The pandemic proved to be a difficult time for Reverend Peyton. First and foremost, there was quite a scare when his wife (and washboard player in Reverend Peyton’s Big Damn Band), Breezy, fell ill soon after the country shut down.
Peyton doesn’t know for sure if Breezy had coronavirus or pneumonia. But she had it bad.
“She had a 102 temperature for over a month. It was unbelievable. And her lungs will be permanently scarred. She has been going to get treatment at a lung COVID center. She’ll have lingering effects from being sick,” Peyton says. “We had a doctor at the hospital who told me when he sent us home, ‘I’ve never sent anybody home as sick as your wife is.’”
Breezy did eventually recover. Peyton himself didn’t get so sick, but he had a health issue for a time that left him baffled.
“I had this weird, the best way I can describe it is like this fog on my brain for six months,” he says. “It just made me, well it’s kind of like when you first wake up in the morning and your brain is not all the way awake, that’s what it felt like.”
Peyton doesn’t know for sure what ailed him, but he suspects he had a mild case of COVID.
Another unsettling issue was whether Reverend Peyton’s Big Damn Band, which was formed in 2003 in Indiana and also includes drummer Max Senteney, would survive the pandemic.
“I told Breezy at the beginning, I said man, if everybody goes and gets a different job, they’re going to start getting back to landscaping or whatever they’re going to do, then we’re not going to have a band,” he says.
Peyton, though, figured out ways to generate enough income to pay the group’s crew and keep the organization intact until touring could resume. He set up a Patreon account in which fans donated money for a variety of special band items and the group played monthly livestream shows that also generated funds.
If serious health issues and career uncertainty made life hard during the pandemic, one thing that came easily was new music, in the form of the studio album, Dance Songs For Hard Times.
Peyton had returned home from touring before the pandemic had hit, and as usually happens when he’s on tour, he had amassed a collection of song ideas that were in various stages of completion. He planned to finish those ideas and make a new album in what he thought would be a normal year of 2020.
But the pandemic prompted Peyton to set aside the vast majority of song ideas he had cataloged on tour. During March and April of 2020, he split much of his time between caring for Breezy and writing songs.
“When everything got shut down, everything changed. It just felt like none of this stuff (I had been working on) made sense. So I would say it’s at least 80% (of the album) was just written in a two or three-week period,” Peyton says. “It just felt like I had all this emotion inside of me and the world had changed, and I just felt like I needed to express that.
He adds, “It just felt like there was this whole record that was pouring out of me.”
Later in the year, the Peytons and Senteney got together with producer Vance Powell and recorded Dance Songs in a lightning-quick five days.
Peyton says the band’s 10th full-length album was the easiest recording project of its career. It was recorded live in the studio to eight-track analog tape, although Peyton says he and Powell took advantage of recording technology if a certain song needed an additional part or an overdub, and they also put a good deal of thought into the tones and song arrangements before hitting record.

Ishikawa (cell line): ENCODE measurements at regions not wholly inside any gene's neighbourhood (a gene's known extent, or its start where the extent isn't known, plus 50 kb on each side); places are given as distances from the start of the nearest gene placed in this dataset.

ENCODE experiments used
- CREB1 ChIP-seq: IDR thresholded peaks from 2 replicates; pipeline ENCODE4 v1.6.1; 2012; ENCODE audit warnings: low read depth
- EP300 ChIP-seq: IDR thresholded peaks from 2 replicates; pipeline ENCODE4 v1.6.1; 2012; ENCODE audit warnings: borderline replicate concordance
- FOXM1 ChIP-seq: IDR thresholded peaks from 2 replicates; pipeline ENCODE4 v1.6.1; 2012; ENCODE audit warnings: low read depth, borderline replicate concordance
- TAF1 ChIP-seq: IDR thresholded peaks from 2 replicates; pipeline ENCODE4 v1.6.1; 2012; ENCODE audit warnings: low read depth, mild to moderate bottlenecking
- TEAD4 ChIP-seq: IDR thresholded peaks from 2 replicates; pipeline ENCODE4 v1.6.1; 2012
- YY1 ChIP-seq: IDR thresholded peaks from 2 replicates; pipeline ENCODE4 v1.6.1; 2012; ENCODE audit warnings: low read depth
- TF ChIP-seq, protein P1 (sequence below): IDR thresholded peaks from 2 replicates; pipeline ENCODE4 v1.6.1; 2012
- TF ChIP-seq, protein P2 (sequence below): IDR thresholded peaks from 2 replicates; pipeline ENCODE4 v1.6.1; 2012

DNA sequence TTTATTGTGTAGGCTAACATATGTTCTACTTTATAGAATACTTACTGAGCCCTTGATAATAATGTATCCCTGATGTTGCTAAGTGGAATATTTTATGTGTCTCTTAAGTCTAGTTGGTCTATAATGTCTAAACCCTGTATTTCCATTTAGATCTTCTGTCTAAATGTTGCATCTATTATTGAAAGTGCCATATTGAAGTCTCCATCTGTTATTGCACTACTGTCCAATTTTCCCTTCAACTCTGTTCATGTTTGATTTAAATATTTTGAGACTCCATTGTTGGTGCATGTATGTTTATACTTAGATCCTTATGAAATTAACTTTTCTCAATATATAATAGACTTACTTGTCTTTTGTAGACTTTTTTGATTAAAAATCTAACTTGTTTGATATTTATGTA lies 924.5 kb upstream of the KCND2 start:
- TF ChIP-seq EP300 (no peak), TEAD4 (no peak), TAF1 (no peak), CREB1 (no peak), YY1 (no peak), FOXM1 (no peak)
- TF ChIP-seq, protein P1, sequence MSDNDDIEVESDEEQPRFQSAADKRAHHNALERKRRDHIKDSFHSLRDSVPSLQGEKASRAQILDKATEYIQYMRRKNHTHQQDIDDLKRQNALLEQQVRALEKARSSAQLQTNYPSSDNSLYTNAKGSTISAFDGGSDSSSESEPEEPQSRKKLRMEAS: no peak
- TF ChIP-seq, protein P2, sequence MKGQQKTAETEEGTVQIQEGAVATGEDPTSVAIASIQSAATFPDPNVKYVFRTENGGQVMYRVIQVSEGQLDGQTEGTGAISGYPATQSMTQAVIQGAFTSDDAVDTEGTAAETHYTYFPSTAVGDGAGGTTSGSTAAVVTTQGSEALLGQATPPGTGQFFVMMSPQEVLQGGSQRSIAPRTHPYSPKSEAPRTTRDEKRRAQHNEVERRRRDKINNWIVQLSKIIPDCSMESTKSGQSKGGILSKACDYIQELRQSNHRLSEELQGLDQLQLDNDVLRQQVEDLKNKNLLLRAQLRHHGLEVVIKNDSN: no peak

The result — perhaps surprisingly given the difficult times in which the songs were created — is a lively and decidedly upbeat album. Yes, there are some serious lyrics, such as “Ways and Means” (about financial struggles) and “No Tellin’ When” (about the uncertainty and isolation of the pandemic). But much of the album provides an emotional lift. With their sound still firmly rooted in the classic earthy blues style that’s characterized all of the bands’ albums and centered around Peyton’s highly accomplished playing, which moves easily between finger picked and slide guitar parts, the Big Damn Band comes out rocking on the boogying “Ways And Means” and the frenetically fun “Rattle Can.” The energy only occasionally wanes from there, as “Too Cool To Dance,” “‘Til I Die,” and “Sad Songs” offer more gritty high points.
“It’s the best record we’ve ever done,” Peyton says. “It’s not just me saying it. Literally every review that mentioned it said that.”
He adds, “I think the hardest thing to do in music is to craft a good song. That’s the thing on this record I think I’m most proud of is the actual songs.”
Peyton and his bandmates plan to showcase a good number of the new songs on the current tour, but the show may come with a few surprises, too.
“It definitely is going to be pulling from the new record for certain, but at the same time, there’s enough time in the set that we can sprinkle stuff in from a lot of other records, too,” Peyton says. “And then also, too, I like to put stuff in the set that you can only see if you come to the show, things that aren’t on any record. I think that’s sort of a bonus for the people that are coming out and paying that full ticket price to see the show.”
Reverend Peyton’s Big Damn Band performs with Jeremy Porter & the Tucos on Saturday, Sept. 17 at the Magic Bag; 22920 Woodward Ave., Ferndale; 248-544-1991; themagicbag.com. Doors open at 8 p.m.; tickets are $20 advance.